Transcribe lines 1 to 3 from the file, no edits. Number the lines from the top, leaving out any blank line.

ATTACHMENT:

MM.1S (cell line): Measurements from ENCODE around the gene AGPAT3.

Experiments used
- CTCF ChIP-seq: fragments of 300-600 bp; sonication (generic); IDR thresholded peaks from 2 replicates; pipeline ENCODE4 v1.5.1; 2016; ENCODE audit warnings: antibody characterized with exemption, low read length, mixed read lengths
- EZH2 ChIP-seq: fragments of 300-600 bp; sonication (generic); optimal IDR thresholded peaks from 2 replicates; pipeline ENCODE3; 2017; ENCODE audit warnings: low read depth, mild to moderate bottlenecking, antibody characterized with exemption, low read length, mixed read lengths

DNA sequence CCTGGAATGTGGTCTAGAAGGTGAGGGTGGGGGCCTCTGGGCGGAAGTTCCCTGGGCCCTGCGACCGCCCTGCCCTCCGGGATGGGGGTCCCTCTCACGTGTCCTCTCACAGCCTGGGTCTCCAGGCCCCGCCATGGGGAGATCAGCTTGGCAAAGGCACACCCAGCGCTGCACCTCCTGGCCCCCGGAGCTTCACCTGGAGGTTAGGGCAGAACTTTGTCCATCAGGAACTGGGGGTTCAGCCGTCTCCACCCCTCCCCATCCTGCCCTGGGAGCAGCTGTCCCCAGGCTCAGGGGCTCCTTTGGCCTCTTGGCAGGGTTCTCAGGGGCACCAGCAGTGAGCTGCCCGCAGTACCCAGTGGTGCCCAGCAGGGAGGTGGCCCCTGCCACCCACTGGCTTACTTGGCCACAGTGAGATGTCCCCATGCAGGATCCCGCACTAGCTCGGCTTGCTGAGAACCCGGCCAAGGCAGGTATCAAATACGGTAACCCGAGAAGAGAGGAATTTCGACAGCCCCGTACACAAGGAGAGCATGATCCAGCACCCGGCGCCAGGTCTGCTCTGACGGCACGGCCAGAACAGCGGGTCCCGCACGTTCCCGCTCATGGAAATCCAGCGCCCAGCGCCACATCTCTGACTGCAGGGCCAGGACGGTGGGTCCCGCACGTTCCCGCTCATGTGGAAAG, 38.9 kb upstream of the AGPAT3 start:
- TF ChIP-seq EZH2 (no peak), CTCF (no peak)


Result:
MM.1S (cell line): Measurements from ENCODE around the gene AGPAT3.

Experiments used
- CTCF ChIP-seq: fragments of 300-600 bp; sonication (generic); IDR thresholded peaks from 2 replicates; pipeline ENCODE4 v1.5.1; 2016; ENCODE audit warnings: antibody characterized with exemption, low read length, mixed read lengths